George Carter: (Direct) "The car drove into the garage lot and stopped and turned its lights off, and Mr. Horace Ingram came out and approached the car and as he did so he was looking around and he reached into his left side pants pocket and pulled out a roll of bills and he peeled off several bills from the roll and dropped it into the car on the driver's side. The car came in at 7:46 and left at 7:53 . . . Later. . . . a Chevrolet drove in . . . After he approached it, Mr. Ingram looked around again and reached into his left pocket and pulled out a roll of bills, from which he peeled several bills, put the money back into his pocket. I could not see what he did with the bills he peeled off for at that moment Mr. Jack Nelson gave me a shove . . ." (Cross-examination) "The lights were not on inside that car. The headlights were turned off . . . Mr. Ingram was directly by the left front window on the driver's side facing us. I say he put his hand in his pocket and brought out some money. I was not able to see the color of what he had in his hand. I was not able to see any markings on what he had in his hand, or any letters, printing, word or etchings. As to the size of what he had in his hand, it looked like a roll, just about filled up his hand. I could not estimate the size of the roll, but you could tell it was a roll of money. The way I could tell if I couldn't see it was from the way he held it, the manner in which he pulled it out of his pocket and held it and peeled off several bills, I don't know how many, I couldn't say, putting the money back into his left side pocket and dropping this over into the car, and that is what I am basing my testimony on in regard to it being money. The fact that it filled his hand and the manner in which it was handled. On that particular occasion I testified I saw him take money out of his pocket. I am basing that testimony on the fact that he took it out with his left hand and the shape and size of it and it handled like money; peeling off bills . . . I said it was money because of the shape and size and the way it was handled. I did not see any color. I did not see any marking, etching, printing, number, numerals, pictures. I am basing my testimony on the fact that it came out of Mr. Ingram's pocket and he held it in his hands and he handled it like money."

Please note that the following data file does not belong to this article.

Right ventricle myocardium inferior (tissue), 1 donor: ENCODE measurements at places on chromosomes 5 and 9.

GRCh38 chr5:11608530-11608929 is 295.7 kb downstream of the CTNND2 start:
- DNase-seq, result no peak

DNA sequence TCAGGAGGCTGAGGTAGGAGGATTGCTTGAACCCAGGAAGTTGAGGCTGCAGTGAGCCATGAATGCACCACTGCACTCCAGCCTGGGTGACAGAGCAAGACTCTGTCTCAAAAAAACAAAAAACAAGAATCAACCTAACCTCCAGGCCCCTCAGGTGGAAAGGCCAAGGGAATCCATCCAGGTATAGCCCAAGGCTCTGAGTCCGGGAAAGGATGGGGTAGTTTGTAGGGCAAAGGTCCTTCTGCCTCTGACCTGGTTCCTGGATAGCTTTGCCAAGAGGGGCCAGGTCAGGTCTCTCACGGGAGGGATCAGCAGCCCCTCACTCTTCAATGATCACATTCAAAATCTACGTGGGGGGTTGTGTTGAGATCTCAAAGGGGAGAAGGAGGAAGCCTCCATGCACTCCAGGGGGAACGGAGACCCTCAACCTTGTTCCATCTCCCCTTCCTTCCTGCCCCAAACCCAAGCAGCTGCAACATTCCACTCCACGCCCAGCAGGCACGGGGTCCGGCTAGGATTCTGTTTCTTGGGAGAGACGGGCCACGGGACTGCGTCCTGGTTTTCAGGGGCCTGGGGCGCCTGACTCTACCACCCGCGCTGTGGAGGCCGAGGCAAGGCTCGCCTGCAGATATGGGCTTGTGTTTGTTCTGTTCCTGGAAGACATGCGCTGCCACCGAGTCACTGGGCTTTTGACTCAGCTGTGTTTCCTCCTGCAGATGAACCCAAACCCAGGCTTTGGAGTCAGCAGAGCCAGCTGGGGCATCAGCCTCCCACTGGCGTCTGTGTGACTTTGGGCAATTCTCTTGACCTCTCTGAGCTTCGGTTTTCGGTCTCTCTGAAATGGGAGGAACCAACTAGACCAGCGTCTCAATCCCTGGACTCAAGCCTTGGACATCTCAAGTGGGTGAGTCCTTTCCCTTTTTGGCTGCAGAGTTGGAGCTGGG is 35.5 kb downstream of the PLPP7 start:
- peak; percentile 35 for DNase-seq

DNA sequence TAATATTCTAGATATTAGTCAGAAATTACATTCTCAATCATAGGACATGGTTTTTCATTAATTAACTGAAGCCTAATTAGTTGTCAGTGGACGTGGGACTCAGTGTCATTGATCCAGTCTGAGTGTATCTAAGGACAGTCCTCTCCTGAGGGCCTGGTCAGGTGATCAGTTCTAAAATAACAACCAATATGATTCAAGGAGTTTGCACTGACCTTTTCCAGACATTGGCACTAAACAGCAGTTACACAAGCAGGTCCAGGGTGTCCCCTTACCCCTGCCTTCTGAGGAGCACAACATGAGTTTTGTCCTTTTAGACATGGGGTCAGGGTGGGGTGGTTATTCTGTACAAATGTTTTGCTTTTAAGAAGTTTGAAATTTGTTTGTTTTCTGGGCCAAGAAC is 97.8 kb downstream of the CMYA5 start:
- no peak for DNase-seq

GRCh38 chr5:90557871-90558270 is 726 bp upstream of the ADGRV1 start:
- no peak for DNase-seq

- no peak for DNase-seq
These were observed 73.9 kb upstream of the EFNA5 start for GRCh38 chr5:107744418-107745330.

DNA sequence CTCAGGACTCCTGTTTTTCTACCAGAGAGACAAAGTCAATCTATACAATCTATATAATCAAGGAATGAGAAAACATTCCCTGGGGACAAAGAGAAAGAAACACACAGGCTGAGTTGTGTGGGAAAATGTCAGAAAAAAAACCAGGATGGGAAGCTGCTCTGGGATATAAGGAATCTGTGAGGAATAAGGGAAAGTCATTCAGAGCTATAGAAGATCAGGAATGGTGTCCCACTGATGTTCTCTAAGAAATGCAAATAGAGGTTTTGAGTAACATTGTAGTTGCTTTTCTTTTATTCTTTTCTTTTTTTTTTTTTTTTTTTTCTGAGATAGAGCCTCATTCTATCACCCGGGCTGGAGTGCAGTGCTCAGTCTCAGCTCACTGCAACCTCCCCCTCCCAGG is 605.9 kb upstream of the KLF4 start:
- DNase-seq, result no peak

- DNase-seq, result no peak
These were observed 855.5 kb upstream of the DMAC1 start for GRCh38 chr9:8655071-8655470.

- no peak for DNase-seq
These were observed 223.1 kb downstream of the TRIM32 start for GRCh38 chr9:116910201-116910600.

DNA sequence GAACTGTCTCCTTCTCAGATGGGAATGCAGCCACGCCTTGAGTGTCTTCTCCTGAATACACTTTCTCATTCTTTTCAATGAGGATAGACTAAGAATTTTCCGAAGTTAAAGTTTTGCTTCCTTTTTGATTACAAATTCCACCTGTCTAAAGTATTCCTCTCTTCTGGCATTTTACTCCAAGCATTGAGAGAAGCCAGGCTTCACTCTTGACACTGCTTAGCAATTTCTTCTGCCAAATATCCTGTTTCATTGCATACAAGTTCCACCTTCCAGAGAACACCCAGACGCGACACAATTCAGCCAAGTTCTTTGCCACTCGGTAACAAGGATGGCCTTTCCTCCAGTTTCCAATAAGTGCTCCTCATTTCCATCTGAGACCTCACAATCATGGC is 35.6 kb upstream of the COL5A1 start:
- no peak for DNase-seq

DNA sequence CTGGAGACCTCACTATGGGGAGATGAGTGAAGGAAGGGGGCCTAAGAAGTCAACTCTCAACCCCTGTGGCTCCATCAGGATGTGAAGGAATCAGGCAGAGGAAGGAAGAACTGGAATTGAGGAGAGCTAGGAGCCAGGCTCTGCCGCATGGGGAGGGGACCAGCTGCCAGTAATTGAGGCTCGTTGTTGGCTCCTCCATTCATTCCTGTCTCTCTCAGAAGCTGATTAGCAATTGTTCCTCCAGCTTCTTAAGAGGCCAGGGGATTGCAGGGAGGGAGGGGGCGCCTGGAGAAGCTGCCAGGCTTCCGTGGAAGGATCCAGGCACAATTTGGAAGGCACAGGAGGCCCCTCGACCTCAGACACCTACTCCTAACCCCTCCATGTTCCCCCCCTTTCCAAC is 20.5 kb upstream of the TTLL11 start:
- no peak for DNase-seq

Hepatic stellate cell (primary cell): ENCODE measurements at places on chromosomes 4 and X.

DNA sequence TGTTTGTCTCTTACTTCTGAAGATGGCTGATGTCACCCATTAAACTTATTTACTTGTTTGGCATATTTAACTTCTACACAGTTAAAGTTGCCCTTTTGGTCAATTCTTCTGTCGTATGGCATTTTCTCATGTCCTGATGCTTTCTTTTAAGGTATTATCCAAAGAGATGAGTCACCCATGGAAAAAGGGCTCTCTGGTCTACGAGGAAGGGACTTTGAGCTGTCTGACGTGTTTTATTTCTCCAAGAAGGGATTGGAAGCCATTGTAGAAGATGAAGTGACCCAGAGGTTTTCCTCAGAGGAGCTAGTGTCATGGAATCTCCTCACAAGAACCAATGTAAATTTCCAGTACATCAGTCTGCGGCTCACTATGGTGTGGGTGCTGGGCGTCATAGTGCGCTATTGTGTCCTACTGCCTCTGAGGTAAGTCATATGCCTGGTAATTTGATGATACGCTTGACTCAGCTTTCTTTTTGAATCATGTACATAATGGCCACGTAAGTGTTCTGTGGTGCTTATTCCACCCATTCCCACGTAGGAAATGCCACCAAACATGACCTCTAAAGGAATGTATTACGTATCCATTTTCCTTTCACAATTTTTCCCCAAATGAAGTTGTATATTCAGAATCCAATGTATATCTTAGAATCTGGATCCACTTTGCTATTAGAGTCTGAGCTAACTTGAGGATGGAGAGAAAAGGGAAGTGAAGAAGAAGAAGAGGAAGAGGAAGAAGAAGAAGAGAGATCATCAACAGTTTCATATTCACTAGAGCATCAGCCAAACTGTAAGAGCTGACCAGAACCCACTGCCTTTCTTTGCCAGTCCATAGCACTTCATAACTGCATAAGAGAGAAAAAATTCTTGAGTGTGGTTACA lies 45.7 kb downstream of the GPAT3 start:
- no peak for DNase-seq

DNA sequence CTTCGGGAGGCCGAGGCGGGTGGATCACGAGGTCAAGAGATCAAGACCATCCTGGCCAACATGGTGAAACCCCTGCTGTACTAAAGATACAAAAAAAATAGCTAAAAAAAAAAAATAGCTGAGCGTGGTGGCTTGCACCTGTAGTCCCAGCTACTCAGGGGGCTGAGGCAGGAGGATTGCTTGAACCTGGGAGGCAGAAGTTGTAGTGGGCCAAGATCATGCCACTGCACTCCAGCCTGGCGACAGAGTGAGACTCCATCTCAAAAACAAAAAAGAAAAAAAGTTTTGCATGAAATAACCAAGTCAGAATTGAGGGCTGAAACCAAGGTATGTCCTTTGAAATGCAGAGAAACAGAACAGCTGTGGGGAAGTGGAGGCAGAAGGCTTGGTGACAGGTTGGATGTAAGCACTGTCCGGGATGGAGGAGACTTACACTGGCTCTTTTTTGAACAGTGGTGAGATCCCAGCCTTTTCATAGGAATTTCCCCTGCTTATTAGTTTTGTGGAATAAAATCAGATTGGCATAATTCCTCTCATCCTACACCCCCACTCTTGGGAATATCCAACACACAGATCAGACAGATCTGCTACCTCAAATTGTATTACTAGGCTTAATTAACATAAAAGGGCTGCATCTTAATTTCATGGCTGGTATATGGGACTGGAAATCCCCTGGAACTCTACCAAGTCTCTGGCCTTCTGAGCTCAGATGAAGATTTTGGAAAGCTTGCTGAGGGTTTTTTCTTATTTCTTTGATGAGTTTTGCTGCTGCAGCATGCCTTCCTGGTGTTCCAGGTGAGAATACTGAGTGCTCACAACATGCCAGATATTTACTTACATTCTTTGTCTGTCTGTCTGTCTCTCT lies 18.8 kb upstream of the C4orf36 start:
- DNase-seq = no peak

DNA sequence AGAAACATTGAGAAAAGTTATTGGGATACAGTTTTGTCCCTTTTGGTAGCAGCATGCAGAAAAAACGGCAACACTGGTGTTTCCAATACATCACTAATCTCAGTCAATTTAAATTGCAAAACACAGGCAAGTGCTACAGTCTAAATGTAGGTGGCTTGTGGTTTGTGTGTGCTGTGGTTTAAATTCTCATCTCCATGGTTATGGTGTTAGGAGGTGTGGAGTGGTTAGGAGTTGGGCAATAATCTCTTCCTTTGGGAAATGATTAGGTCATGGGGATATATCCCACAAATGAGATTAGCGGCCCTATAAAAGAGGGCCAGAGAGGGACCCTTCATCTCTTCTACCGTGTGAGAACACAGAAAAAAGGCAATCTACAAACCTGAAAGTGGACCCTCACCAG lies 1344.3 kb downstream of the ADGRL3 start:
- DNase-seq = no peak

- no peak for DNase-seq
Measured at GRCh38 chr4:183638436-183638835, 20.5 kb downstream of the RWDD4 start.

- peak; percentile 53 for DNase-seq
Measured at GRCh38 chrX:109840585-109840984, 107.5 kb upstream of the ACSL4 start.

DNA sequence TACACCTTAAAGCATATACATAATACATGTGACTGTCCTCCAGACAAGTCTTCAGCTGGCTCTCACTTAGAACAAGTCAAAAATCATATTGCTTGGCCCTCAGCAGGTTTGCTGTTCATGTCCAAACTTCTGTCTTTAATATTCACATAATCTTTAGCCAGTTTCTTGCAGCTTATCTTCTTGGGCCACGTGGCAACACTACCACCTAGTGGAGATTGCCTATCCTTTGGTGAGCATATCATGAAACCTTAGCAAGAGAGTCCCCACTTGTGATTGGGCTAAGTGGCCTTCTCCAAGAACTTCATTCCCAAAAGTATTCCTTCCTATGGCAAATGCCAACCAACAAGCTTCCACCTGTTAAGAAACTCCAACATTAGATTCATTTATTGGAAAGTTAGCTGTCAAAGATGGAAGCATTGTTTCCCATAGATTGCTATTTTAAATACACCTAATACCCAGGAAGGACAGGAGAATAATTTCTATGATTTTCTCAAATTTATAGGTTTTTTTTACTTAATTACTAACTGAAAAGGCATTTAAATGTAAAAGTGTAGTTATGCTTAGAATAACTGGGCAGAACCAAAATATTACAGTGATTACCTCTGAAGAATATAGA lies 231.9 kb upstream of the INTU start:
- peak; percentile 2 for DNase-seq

An examination of this testimony discloses that while two of the witnesses, Nelson and Carter, testified on direct examination positively that it was "money" which was handled by the defendant on each of these occasions, their cross-examination discloses that the positive testimony that it was money is a conclusion drawn by the witnesses based on certain various facts which sustain this conclusion and therefore is circumstantial evidence. The third witness, Mrs. Lee, testified only that it was a "roll of bills" which is no more than a circumstance that it was money. The sufficiency of this evidence as to counts 1 and 2 has given this court serious concern as to whether it meets the circumstantial evidence rule and supports the allegation in the indictment that this was money. Recognizing that this fact may be proved by circumstantial evidence, provided it is sufficient to establish the fact to the exclusion of every other reasonable hypothesis, we have concluded that the jury was authorized to find from this evidence that what was handed by Ingram to the policemen was money, although we recognize the extreme closeness of the case on this question. While any one of numerous objects could have been handled by the defendant on the occasions in question, all the facts and circumstances surrounding the transactions point to the fact that it was money, and the jury, believing the testimony of these witnesses, could have come to no other reasonable conclusion. Even where an issue in a case depends upon circumstantial evidence, the guilt of the defendant need not be shown to a mathematical certainty; nor need every bare possibility, no matter how far-fetched, and every possible doubt no matter how fanciful, be eliminated by absolute proof of the contrary, but in all criminal cases, whether resting on direct or circumstantial evidence "the doubts of a jury, to justify an acquittal, should be reasonable, and not a mere vague conjecture or possibility of the innocence of the accused." Giles v. State, 6 Ga. 276 (6). What the law requires is proof of guilt to a reasonable and moral certainty. McNaughton v. State, 136 Ga. 600, 612 (71 S. E. 1038).